Document Type: 
Document Number (FOIA) /ESDN (CREST): 
Release Decision: 
Original Classification: 
Document Page Count: 
Document Creation Date: 
December 15, 2016
Document Release Date: 
February 25, 2004
Sequence Number: 
Case Number: 
Publication Date: 
August 3, 1971
Content Type: 
PDF icon CIA-RDP79T00975A019700020001-1.pdf469.09 KB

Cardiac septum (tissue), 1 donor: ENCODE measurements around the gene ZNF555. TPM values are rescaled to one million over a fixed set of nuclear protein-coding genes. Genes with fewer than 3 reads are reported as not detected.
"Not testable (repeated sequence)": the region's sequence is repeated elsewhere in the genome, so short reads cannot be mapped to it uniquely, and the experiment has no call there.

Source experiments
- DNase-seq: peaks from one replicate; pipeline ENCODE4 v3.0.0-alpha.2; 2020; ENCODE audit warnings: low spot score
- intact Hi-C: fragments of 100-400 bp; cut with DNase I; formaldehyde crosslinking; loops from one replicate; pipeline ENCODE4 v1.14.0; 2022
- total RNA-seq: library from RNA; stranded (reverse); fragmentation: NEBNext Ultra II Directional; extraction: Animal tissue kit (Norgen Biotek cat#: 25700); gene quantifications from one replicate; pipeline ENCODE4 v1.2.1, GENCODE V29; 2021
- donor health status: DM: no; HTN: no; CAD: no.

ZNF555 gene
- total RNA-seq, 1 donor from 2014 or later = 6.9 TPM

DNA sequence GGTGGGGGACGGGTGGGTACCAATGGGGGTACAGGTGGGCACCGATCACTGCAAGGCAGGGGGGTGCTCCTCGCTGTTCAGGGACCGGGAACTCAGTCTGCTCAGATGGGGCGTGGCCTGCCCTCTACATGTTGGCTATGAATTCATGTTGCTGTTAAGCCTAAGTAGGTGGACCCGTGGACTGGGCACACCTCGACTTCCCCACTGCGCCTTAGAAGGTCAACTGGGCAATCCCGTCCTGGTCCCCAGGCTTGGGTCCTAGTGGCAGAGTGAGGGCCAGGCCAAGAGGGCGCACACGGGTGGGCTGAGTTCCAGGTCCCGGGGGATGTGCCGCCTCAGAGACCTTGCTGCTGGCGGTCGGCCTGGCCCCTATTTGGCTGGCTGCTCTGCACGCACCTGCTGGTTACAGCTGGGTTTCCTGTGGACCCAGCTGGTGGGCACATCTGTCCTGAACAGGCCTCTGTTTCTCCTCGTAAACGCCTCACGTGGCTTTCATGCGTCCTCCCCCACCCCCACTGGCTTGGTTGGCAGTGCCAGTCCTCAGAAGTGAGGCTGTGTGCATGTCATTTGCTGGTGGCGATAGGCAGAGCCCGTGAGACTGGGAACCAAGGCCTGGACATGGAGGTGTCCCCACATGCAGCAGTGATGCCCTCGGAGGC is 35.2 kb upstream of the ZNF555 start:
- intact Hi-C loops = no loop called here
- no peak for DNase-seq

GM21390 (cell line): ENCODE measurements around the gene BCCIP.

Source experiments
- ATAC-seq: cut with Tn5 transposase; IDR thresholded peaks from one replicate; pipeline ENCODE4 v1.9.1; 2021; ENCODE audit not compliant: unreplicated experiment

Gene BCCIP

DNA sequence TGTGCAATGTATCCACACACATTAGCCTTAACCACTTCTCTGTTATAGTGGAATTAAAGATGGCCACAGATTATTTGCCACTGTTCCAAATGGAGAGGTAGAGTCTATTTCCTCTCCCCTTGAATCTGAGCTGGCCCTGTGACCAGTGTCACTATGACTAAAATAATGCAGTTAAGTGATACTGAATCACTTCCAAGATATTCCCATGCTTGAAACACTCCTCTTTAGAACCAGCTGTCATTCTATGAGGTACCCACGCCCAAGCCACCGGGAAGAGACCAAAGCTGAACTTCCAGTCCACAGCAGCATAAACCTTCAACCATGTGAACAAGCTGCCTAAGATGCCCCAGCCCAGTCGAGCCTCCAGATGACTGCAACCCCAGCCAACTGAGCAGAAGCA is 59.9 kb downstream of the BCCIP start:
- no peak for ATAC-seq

Approved For Release 2004/04/19 : CIA-RDP79T00975A019700028sefet 25X1 DIRECTORATE OF INTELLIGENCE Central Intelligence Bulletin Secret N2 42 3 August 1971 State Department review completed Approved For Release 2004/04/19 : CIA-RDP79T00975A019700020001-1 25X1 Approved For Release 2004/04/19 : CIA-RDP79T00975AO19700020001-1 Approved For Release 2004/04/19 : CIA-RDP79T00975AO19700020001-1 Approved For Release 2004/04/ (q*fgP79T00975A019700020001-1 No. 0184/71 3 August 1971 Central Intelligence Bulletin CONTENTS USSR - EASTERN EUROPE: The Crimean meeting was meant to highlight Romania's isolation. (Page 1) COMMUNIST CHINA: Confirmation of the purge of Chen Po-ta. (Page-3) CEYLON: Speculation about a possible coup. (Page 6) CHILE: Allende reportedly is blaming the US for Chile's economic problems. (Page 7) FRANCE: Opposition to additional special drawing rights. (Page 8) TURKEY - COMMUNIST CHINA: Opposition to recognition Page 9) UN-PEACEKEEPING: Soviet wish to resume bilateral talks (Page 9) ICAO - SOUTH ASIA: Dispute between India and Paki- stan (Page 10) SECRET Approved For Release 2004/04/19 : CIA-RDP79T00975AO19700020001-1 Approved For Release 2004/04/1 ,, 1 I79T00975A019700020001-1 C USSR - EASTERN EUROPE: Yesterday's meeting of three top Soviet leaders with counterparts from all their East European allies save Romania was meant to highlight Bucharest's isolation and to put pres- sure on it to conform to Soviet foreign policy. The communique does not directly threaten or even mention Romania. Its formulations on intra- Bloc relations and Bloc foreign policy are generally routine, but the broad range of topics covered, from economic integration in CEMA to Vietnam and the Middle East,_formalizes the seemingly informal vacation gathering in the Crimea and underscores Romania's deviant status. Frequent bilateral meetings of Soviet and East European leaders in the past month were capped by a CEMA summit in Bucharest last week. Thus, there is scant substantive reason for consultations, ex- cept for Romanian recalcitrance. Indeed, there is reason to believe that the meeting was called quite abruptly. East Germany's Honecker had been on vaca- tion but was reported in yesterday's press as having met, presumably on 1 August, with the Soviet ambas- sador in East Berlin. Romania has irritated Moscow in recent years by not siding with the Warsaw Pact positions on the Middle East war and Soviet disarmament proposals. Romania also has resisted Soviet plans to integrate CEMA, and did not supress its delight that this goal, as defined at the CEMA summit last week, will take 15 to 20 years to implement. Perhaps Ceausescu's greatest present sin, how- ever, is to insist upon neutrality in the Sino- Soviet dispute, to cultivate good relations with Peking, and to welcome the thaw in Sino-US rela- tions. The USSR is gravely worried about the dan- gers to Soviet interests which it sees in a possible rapprochement between Peking and Washington, and it suspects that Romania has assisted in nourishing 3 Aug 71 Central Intelligence Bulletin 1 SECRET Approved For Release 2004/04/19 : CIA-RDP79T00975A019700020001-1 Approved For Release 2004/04/19 : -UT9T00975A019700020001-1 C these contacts. Unable to stop the Chinese, Moscow is determined at least to force the Romanians back into line. The Romanians, judging by their recent behavior,. have not been expecting a sharp squeeze from the So- viets. Earlier this summer, the Romanians were ap- prehensive that Moscow would try to force them into participating in a joint military exercise in.Bul- garia or, alternatively, to permit Soviet troops bound for the exercise to cross Romanian territory. Such reports have died out and there are no indica- tions that the Soviets have reopened the matter of Romanian participation in the forthcoming exercise in Bulgaria. Having carried their dispute with Romania into the open in this fashion, however, the Soviets are not likely to let the matter rest. If Romania does not cease its misbehavior, Moscow may step up eco- nomic pressures, and insist on closer adherence to the Warsaw Pact's foreign policy goals. Ceausescu will be reluctant to appear to give ground under at- tack, but he may well decide to ul his horns for a time. 3 Aug 71 Central Intelligence Bulletin SECRET Approved For Release 2004/04/19 : CIA-RDP79T00975AO19700020001-1 Approved For Release 2004/04/19 St~,9T00975A019700020001-1 COMMUNIST CHINA: The purge of leftist polit- buro member Chen Po-ta, whose political demise ap- parently is intended to symbolize Peking's repudia- tion of extremist policies both in domestic and in- ternational affairs, has been confirmed by a Chinese official. c now e ge that Western press reports of Chen's rumored purge were correct and that Mao Tse-tung had been alluding to Chen's failings in his inter- view last December with American journalist Edgar Snow. In that interview, Mao condemned "hypocrites" who told lies during the Cultural Revolution, de- plored the maltreatment of many former party cadres, and endorsed the accuracy of foreign press reports of internal cha during the revolutionary period. implied that the intent of Mao's emares was to dissociate himself from the excesses perpetrated by the radical ideologues in his en- tourage, particularly by Chen Po-ta, who had been Mao's personal secretary and was originally appointed by him to lead the Cultural Revolution Group. Although Chinese media have yet to denounce Chen officially, there have been ample indications in recent months that Peking is seeking to persuade both domestic and foreign audiences that the in- fluence of the leftist forces represented by Chen is on the wane. These signs include the increasing publicity accorded the year-old campaign against reputed followers of the extremist "May 16 Corps"-- which Chen allegedly organized--and repeated apol- ogies to Western diplomats in Peking for excesses perpetrated against foreign missions in the summer of 1967, the period when the May 16 group was riding high. (continued) 3 Aug 71 Central Intelligence Bulletin SECRET Approved For Release 2004/04/19 : CIA-RDP79T00975A019700020001-1 25X1 25X1 Approved For Release 2004/04/19 : CIA-RDP79T00975AO19700020001-1 SECRET It is still uncertain whether Peking intends to make Chen a public scapegoat for the May 16 group's extremism. because other politburo members, including Madame Mao and Kang Sheng, also were involved, Peking may be reluctant to risk ex- posure of the full extent of leadership disunity through an open pillorying of Chen. At this stage, Peking's handling of the down- fall of Chen Po-ta reflects the marked shift to the right that has occurred in the bitter struggle over power and policy within China's unsettled leadership coalition since the ninth party congress two years ago. The issues involved have been complex but clearly have included attempts by the leftists in Mao's inner circle to weaken Chou En-lai, to resist the reinstatement of many veteran party and govern- ment officials, and perhaps also to thwart the move- ment of China's foreign policy in several areas in the direction of more moderation and flexibility. The case against Chen Po-ta and the "May 16 Corps" over the past year appears to have been accompanied by a corresponding strengthening of Chou En-tai's personal position, although the ranking of Madame Mao just behind Chou and ahead of Chief of Staff Huang Yung-sheng at the Army Day celebrations last weekend suggests that the jockeying between leftist and moderate elements within the regime has not ceased. 3 Aug 71 Central Intelligence Bulletin SECRET 25X1 25X6 25X1 Approved For Release 2004/04/19 : CIA-RDP79T00975AO19700020001-1 25X6 Approved For Release 2004/04/19 : CIA-RDP79T00975AO19700020001-1 Approved For Release 2004/04/19 : CIA-RDP79T00975AO19700020001-1 Approved For Release 2004/04/191,79T00975A019700020001-1 CEYLON: Deteriorating economic conditions and rumors an early renewal of insurgency are. leading to increased speculation about a possible coup. Much of the reporting focuses on General Don Sepala Attygalle, the commander of the army. Atty- galle has been described as an extremely ambitious opportunist who at one time believed Ceylon needed a "modified" form of democracy in order to maintain stability. He is also said to be overworked and under great mental stress as a result of the insur- gency. In recent weeks, the general has been causti- cally critical of the politicians who, he complains, are a frustration for anyone attempting to do good for the country. Attygalle appears to have no strop political attachments but lhe would e e ieve t e countr were going further toathelf left. with Att a coup, yga e backing Prime Minister. Bandaranaike in an attempt to move the government to the right, would be possible. Rumors of possible military coups are heard oc- casionally on Ceylon. The present economic and po- litical situation, combined with the personality of Att alle gives added weight to the present reports. 3 Aug 71 Central Intelligence Bulletin 6 SECRET 25X1 25X1 Approved For Release 2004/04/19 : CIA-RDP79T00975A019700020001-1 Approved For Release 2004/04/19?E~IZDP79T00975A019700020001-1 ET_ CHILE: President Allende reportedly is begin- ning to lame a US-"boycott" of Chile for his in- creasingly serious economic problems, He is privately asking Chilean businessmen for unity in the face of "an impending confrontation over copper nationalization and other issues." At the same time, industrialists complaining about the adverse impact of a recent partial devaluation on firms making payments to foreign banks, mostly US, were advised by the minister of economy to simply "not pay and see what happens." The most pressing problem in Chile is the short- age of important consumer goods. Beef, pork, poultry, and eggs are in especially short supply, and a black market is developing. The sharply increased demand resulting from Allende's populist policies is also causing some shortages of textiles and other manu- factured goods. Chile's ability to meet consumer demands by expanding imports is increasingly being limited by dwindling foreign exchange reserves and a drying up of foreign credits. E Moreover, copper exports--already depressed by managerial problems and poor worker discipline--are now being affected by a strike at the recently nationalized El Salvador mine; the mine is Chile's third largest and accounts f or about 15 percent of total output.] 3 Aug 71 Central Intelligence Bulletin SECRET' Approved For Release 2004/04/19 : CIA-RDP79T00975AO19700020001-1 25X1 Approved For Release 2004/04/19 sRI[9T00975A019700020001-1 FRANCE: The government recently announced that it will oppose the creation of additional special drawing rights, a new form of international reserve activated in 1970. The present agreement, which provides for al- locations totaling $9.5 billion over a three-year period, expires at the end of 1972. Special drawing rights were created to ensure steady growth of world liquidity envisaged at approximately seven percent a year and to supplant eventually other major assets such as gold and foreign exchange. International liquidity, however, increased at the annual rate of 18 percent in 1970 and at an even faster rate during the first half of 1971 because of the massive infu- sions of dollars that resulted from unexpectedly large US balance-of-payments deficits over the past two years. Western European nations, and especially the countries of the European Communities (EC), have become increasingly frustrated by failure of the US to slow the dollar influx, which has had an infla- tionary impact on the European economies. This frus- tration could prompt other major countries to rally behind the position of Paris by the time a new agree- ment is negotiated. A voting power bloc of 15 per- cent, which could be mustered by the EC alone, is all that would be required to veto a proposal for further large allocations. F__ I 3 Aug 71 Central Intelligence Bulletin SECRET 25X1 Approved For Release 2004/04/19 : CIA-RDP79T00975AO19700020001-1 Approved For Release 2004/04/19 .. ti`/bT00975A019700020001-1 TURKEY - COMMUNIST CHINA: Recognition of Com- munist China, which was to have been announced this week, may be temporarily delayed by opposition in Parliament. The chairman of the Senate's foreign relations committee has publicly attacked recogni- tion, claiming it would have a bad effect domestic- ally at a time when the government is attempting to stifle Maoist-oriented subversives. A majority of the members of the Senate and Lower House foreign relations committees reportedly oppose recognition and a joint meeting of the two groups will convene within a few days. The parliamentarians will prob- ably ask Prime Minister Erim to defend his China policy and may consider calling for Foreign Minister Olcay's resignation. 25X1 F UN-PEACEKEEPING: In spite of the Soviets' re- cent negative response to the 1970 US paper on peace- keeping, they evidently wish to resume bilateral talks on the subject. In a recent conversation with the US delegation to the UN, Soviet mission offi- cials referred several times to "impending changes" in the Security Council--i.e., the prospective seat- ing of mainland China--and implied that it would be desirable if an agreement could be reached before these changes occurred. In urging that the bilateral talks continue, the Soviets may also fear that the US will decide to join at the General Assembly with other countries, such as Canada, in sponsoring peace- keeping proposals unpalatable to Moscow. However, as long as Moscow clings to the rigid position it reiterated only last month that the Security Council must exercise full and exclusive control over a peacekeeping mission, it remains difficult to see how any compromise can be reached. F_ I 25X1 (continued) 3 Aug 71 Central Intelligence Bulletin SECRET Approved For Release 2004/04/19 : CIA-RDP79T00975A019700020001-1 Approved For Release 2004/04/19 5]BU4 th 9T00975A019700020001-1 ICAO - SOUTH ASIA: The dispute between India and Pakistan in the International Civil Aviation Organization (ICAO) may now be referred to the In- ternational Court of Justice (ICJ)--with attendant publicity and aggravation of existing tensions be- tween the two countries. Last February before the civil war in East Pakistan, India banned Pakistani overflights in retaliation for the hijacking to Pakistan of an Indian commercial aircraft by a group of "Kashmiri freedom fighters." Islamabad appealed the ban to the ICAO Council, which last week rejected New Delhi's contention that the council lacks juris- diction. In view of this setback, Indian Foreign Secretary Kaul has told the US his government will probably take the matter to the ICJ. 25X1 3 Aug 71 Central Intelligence Bulletin SECRET Approved For Release 2004/04/19 : CIA-RDP79T00975A019700020001-1 25X6 Approved For Release 2004/04/19 : CIA-RDP79T00975AO19700020001-1 Approved For Release 2004/04/19 : CIA-RDP79T00975AO19700020001-1 Si ted For Release 2004/04/19: CIA-RDP79T00975AO19700020001-1 Secret Approved For Release 2004/04/19 : CIA-RDP79T00975AO19700020001-1